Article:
2008 Joint Meeting of The Geological Society of America, Soil Science Society of America, American Society of Agronomy, Crop Science Society of America, Gulf Coast Association of Geological Societies with the Gulf Coast Section of SEPM

Paper No. 20
Presentation Time: 8:00 AM-6:00 PM

A Morphometric Analysis of the Highly Variable Clypeasteroid, Periarchus Lyelli

WILLIAMSON, Lauren E., Earth and Environmental Sciences, Wright State University, 3640 Colonel Glenn Highway, Dayton, OH 45435 and CIAMPAGLIO, Charles N., Department of Earth and Environmental Sciences, Wright State University, Lake Campus, Celina, OH 45822, chrismer.2@wright.edu

The Late Eocene echinoid, Periarchus lyelli (Conrad, 1834), known for its wide geographic range, high abundance, and specific stratigraphic range, is an ideal example of an index fossil. However, due to its highly variable test morphology, many have questioned if this classification is erroneous, and if, in fact, this sand dollar is actually two or three distinct species that have been misclassified as a single species. P. lyelli, as a species, is typically described as subcircular (or slightly domed) in cross-sectional outline with a nearly flat oral surface (Kier, 1980). However, numerous examples can be found where the cross-sectional outline is highly domed or bell shaped, sharply pointed, or in some specimens flattened with little vertical relief.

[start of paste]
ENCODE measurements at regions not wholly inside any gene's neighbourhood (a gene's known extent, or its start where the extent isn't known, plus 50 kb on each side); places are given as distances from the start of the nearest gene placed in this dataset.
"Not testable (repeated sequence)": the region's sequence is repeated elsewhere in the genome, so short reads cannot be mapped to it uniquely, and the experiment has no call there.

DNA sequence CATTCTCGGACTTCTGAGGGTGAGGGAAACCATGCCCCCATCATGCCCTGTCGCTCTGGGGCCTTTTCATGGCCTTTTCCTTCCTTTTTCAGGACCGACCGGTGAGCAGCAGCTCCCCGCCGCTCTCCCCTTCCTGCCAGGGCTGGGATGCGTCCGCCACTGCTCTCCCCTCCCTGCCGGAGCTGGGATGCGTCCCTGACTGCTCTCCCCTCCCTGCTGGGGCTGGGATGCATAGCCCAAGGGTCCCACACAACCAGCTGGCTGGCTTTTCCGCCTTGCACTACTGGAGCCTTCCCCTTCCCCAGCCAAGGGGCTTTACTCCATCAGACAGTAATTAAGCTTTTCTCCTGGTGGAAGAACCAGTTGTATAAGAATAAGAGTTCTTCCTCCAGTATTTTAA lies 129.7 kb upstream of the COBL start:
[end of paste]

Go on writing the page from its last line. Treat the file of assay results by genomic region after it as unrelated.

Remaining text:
A preliminary study on this subject has been performed on specimens from Mississippi, North Carolina and South Carolina (Williamson, 2006), showing significant separation in test shapes from these three states. Continuing the initial research, this study will analyze the test shapes of P. lyelli over its entire North American geographic distribution, along the gulf coast and southern Atlantic coast of the United States. Echinoid test analysis will incorporate multivariate statistical analysis techniques such as Elliptical Fourier Analysis, Procrustes Analysis, and Thin Plate Spline Analysis. In addition to physical examination, substrate analysis will be performed to determine if differences in test shape correlate to differences in lithofacies and paleoenvironmental differences.

The correct classification of index fossils is extremely important for accurate stratigraphic and geologic identification. An examination of the highly variable clypeasteroid, P. lyelli will not only provide insight to the precise classification of the sand dollar, but also the evolution of new architectures and the difference between interspecies variation and intraspecies variation